Here's something you probably never considered: The only photos you've ever seen inside the International Space Station are snapshots taken by astronauts, often using a flash. This means every image of it you've ever seen has been poorly-lit and amateurish.
It's impossible to take long-exposure shots in there since "you can't use a tripod in space because it just floats away, and the station itself is going 17,500 miles an hour," photographer Roland Miller explained to Colossal. "Just because of the size and the speed, there's a harmonic vibration to it" that would result in blurry shots.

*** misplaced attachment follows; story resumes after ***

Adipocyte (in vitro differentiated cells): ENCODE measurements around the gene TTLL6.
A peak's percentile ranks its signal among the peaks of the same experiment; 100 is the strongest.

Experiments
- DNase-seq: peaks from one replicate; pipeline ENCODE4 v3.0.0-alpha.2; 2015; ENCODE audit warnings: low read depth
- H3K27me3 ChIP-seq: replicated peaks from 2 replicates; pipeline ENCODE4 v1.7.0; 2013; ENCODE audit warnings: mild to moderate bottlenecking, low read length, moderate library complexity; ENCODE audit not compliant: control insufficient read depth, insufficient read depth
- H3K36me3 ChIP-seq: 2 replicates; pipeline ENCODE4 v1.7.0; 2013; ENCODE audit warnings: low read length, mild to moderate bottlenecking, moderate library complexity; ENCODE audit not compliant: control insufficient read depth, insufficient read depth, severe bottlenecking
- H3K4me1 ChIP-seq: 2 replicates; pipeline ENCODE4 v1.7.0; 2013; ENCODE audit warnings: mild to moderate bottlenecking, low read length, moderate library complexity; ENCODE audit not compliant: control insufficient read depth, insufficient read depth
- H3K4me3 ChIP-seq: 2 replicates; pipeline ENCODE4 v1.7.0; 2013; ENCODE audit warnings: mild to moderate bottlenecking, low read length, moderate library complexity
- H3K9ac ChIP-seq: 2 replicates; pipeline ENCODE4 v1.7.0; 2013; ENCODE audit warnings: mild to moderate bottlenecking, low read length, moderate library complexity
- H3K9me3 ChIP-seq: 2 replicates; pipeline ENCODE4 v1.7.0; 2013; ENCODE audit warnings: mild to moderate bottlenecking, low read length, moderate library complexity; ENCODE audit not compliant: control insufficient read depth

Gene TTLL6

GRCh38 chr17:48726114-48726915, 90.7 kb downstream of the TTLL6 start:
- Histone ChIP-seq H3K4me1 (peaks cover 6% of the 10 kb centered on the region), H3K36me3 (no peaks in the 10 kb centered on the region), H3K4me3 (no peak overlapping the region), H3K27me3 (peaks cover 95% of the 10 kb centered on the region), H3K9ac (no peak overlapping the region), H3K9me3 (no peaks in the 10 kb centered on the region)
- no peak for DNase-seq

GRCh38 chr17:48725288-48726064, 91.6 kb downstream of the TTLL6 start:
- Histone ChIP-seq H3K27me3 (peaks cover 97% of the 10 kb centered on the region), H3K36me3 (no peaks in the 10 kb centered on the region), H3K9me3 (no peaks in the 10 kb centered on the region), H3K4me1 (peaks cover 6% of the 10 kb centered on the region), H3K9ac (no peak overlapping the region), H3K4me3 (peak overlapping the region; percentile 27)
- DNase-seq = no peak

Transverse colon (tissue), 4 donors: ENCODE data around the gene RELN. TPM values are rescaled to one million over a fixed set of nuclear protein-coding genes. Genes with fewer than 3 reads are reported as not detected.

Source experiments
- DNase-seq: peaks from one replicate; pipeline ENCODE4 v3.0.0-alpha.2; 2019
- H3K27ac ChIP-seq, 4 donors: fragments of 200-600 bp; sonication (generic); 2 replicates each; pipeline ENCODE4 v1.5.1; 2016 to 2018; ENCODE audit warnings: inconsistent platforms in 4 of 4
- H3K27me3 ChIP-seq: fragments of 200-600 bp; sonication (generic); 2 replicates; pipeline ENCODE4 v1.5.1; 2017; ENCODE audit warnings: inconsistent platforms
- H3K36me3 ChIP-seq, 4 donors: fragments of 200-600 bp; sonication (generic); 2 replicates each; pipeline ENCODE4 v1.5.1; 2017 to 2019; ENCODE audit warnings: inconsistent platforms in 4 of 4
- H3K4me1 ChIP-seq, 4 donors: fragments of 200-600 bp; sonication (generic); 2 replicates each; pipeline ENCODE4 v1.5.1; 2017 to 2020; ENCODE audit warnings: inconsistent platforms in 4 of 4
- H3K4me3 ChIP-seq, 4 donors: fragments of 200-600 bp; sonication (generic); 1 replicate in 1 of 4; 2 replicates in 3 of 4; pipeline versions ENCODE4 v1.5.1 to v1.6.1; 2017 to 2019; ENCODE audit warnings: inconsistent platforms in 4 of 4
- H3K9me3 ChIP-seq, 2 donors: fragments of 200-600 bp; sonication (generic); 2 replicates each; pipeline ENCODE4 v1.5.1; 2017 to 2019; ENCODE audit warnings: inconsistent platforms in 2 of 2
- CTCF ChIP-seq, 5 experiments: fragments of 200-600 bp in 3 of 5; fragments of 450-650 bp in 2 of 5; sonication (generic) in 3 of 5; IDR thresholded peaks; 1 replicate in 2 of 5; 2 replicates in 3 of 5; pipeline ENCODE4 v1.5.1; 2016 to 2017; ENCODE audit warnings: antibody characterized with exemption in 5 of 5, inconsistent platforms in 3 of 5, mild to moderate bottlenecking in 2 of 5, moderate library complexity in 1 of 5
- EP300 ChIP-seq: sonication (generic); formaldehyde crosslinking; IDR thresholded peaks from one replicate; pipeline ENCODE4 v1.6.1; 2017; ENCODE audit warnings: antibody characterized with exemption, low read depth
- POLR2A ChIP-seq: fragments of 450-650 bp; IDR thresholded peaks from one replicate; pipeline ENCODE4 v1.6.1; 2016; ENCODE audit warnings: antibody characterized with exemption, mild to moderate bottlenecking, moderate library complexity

To solve this, Miller teamed up with astronaut, engineer, photographer and ISS resident Paolo Nespoli.
View of ISS Nadir from Departing Soyuz TMA-20 Spacecraft, Complete ISS stack including Space Shuttle Endeavour and Automated Transfer Vehicle Kepler, Low Earth Orbit, Space, Photograph by Paolo Nespoli
Miller used Google Street View's images of the ISS to poke around inside and figure out what angles he wanted to shoot, then Nespoli rigged up an anti-vibration bipod and took shots under Miller's art direction.